Tag: computer science

Alan Turing’s School Report Goes On Show As Part Of A New Exhibition

A school report of gay mathematician and war hero Alan Turing will be part of the new Codebreakers and Groundbreakers exhibition which opens this week at Cambridge’s Fitzwilliam Museum.

The report is from 1929 when Turing was 13 years old and it’s generally quite mixed. Several of Turing’s teachers praise him for his work but also note how hasty and messy some of it has been. He was strongest in his principal subjects (Chemistry, Mathematics, and Physics) and generally weaker in French and English.

“His work on Higher Certificate papers shows distinct promise, but he must realise that ability to put a neat and tidy solution on paper – intelligible and legible – is necessary for a first-rate mathematician,” his Math teacher wrote.

Alan Turing’s School Report from 1929. Sherborne School Archives. The Provost and Fellows of Kings College Cambridge

The exhibition will also feature the book Turing was given when he won the first Christopher Morcom Science Prize at Sherborne School. This was set up by Morcom’s parents in memory of their son who died in 1930 at the age of 18. Morcom is believed to have been Turing’s first love.

Turing’s work during the Second World War was instrumental in the decryption of German ciphers at the Bletchley Park facility, where he constructed electromechanical machines to quickly decode encrypted messages. Some historians estimate that the work that Turing and many other codebreakers (a lot of them were women) did at Bletchley Park shortened the war in Europe by at least four years.

He’s considered the founder of computer science and in 1950 he devised a test to evaluate a machine’s ability to exhibit intelligence. He called the test “the imitation game” and it’s currently referred to as the Turing test. This test has been proven to be a widely influential yet somewhat controversial topic in computer science.

Alan Turing was arrested and prosecuted in 1952 when being gay was a criminal offense in the United Kingdom. He chose to be chemically castrated to avoid prison. He died on June 7, 1954, of cyanide poisoning and his death was ruled as suicide. He was 42 years old. The British Government apologized for the appalling treatment of Alan Turing in 2009.

The book Alan Turing received when he won the first Christopher Morcom Science Prize. The Provost and Fellows of Kings College Cambridge


Read more: http://www.iflscience.com/editors-blog/alan-turings-school-report-goes-on-show-as-part-of-a-new-exhibtion/

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Trump to launch $200M STEM education initiative with Silicon Valley leaders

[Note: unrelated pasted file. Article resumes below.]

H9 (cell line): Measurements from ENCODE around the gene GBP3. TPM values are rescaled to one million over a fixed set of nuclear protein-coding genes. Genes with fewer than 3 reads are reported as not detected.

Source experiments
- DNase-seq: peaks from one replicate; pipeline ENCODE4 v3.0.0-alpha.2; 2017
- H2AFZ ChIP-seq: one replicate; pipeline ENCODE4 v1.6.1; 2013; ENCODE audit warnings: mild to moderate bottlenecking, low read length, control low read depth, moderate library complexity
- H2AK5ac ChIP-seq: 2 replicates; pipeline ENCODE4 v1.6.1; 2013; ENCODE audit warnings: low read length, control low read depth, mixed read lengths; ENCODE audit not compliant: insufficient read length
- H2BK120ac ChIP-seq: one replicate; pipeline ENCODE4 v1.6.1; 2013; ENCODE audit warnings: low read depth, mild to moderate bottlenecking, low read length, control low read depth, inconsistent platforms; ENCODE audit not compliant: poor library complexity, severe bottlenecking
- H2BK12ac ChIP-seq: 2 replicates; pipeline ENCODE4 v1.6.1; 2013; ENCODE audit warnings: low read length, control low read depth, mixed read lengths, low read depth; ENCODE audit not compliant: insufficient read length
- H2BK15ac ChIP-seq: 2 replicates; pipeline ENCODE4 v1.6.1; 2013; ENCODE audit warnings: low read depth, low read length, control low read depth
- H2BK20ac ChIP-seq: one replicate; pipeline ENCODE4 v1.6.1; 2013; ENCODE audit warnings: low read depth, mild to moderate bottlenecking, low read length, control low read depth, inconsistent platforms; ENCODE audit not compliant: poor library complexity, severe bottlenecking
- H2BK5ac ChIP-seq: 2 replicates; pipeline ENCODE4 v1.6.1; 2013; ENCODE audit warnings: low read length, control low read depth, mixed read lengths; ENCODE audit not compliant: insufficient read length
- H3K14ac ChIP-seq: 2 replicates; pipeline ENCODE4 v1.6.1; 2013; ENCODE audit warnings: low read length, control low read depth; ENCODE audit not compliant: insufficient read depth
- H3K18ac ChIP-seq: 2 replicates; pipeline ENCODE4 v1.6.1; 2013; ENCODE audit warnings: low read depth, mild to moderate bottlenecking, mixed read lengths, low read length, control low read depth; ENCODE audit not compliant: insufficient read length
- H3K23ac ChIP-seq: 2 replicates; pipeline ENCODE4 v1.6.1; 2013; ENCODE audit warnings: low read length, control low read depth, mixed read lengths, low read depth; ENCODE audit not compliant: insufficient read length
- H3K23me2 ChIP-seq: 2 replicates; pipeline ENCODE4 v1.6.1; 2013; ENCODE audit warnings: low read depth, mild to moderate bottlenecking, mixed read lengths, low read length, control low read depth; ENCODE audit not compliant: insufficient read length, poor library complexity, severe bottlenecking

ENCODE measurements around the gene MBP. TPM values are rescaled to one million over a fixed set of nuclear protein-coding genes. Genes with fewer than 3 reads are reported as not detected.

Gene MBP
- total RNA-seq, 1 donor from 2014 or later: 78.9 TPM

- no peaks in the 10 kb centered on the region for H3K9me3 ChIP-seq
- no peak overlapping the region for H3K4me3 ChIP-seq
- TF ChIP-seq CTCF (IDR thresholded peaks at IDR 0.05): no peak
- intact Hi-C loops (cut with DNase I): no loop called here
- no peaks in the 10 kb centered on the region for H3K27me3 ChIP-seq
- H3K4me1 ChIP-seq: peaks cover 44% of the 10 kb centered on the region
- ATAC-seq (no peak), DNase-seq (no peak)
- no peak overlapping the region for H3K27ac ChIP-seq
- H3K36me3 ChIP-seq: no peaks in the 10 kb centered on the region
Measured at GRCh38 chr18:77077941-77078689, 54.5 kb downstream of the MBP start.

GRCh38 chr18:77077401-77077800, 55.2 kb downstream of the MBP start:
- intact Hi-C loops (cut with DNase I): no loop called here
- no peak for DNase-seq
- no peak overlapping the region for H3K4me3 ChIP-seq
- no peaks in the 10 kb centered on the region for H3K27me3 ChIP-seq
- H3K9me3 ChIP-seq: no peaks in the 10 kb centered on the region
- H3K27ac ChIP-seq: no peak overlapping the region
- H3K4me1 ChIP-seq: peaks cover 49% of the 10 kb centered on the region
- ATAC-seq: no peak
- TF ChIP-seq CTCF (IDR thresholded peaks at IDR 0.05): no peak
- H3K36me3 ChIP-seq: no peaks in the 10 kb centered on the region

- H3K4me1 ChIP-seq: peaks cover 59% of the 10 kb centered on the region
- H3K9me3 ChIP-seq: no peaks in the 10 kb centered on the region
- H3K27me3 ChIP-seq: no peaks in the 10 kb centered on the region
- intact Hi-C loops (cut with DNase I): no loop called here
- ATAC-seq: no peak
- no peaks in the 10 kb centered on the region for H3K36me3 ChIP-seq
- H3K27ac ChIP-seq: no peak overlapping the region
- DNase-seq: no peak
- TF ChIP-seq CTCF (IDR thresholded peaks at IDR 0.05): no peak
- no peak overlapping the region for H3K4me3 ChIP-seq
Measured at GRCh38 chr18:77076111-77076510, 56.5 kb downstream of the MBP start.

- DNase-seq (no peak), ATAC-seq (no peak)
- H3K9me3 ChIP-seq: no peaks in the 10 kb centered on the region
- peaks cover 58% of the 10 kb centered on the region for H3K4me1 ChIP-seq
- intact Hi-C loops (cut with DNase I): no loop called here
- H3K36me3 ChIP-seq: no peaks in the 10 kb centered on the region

Silicon Valley tech companies are teaming up with the Trump administration on a new initiative to push science, technology, engineering, and mathematics in our schools. The new STEM initiative, which Trump will be signing as a memorandum today, will ask the Department of Education to allocate $200 million of its grant funds toward coding and STEM education.

The impetus for this new initiative is train the workers of tomorrow for the growing demand of computer-science jobs. It should also help improve the woeful state of STEM education in this country. According data from the American Institute of Physics, less than 40 percent of graduating high school seniors have taken a physics course. (The White House reports that only 60 percent of high schools even offer physics as a course.) As for computer science, less than half of U.S. high schools offer coding courses.

“Our country is facing a challenge that it hasn’t had to address in two generations: reworking the education system to keep pace with advancing technology,” Microsoft president Brad Smith said in a statement today. “In the 1950s, the race to space drove schools to start teaching physics. Today, it’s all about computer science.”

On Tuesday, Trump’s daughter Ivanka will head to Detroit to announce private sector commitments to this program. Representatives from Amazon, Facebook, Google, GM, and Quicken Loans will be in attendance, among others.

This STEM education effort comes at an interesting time. Many tech leaders recently criticized Trump for his move to end DACA and decision to ban transgender individuals from serving in the military. Earlier this year, many of these same executives served on the Trump administration’s technology council. While Trump dissolved two related councils (members resigned following Trump’s response to the Charlottesville, Virginia, incident), his administration still hopes to work with industry tech leaders to modernize our government, and now, help bring our education system into the 21st century, too.

Today’s STEM-focused endeavor comes after Trump cut the Department of Education’s funds by 13.5 percent ($9.2 billion) earlier this year.

H/T Recode

Read more: https://www.dailydot.com/debug/trump-stem-education-initiative/

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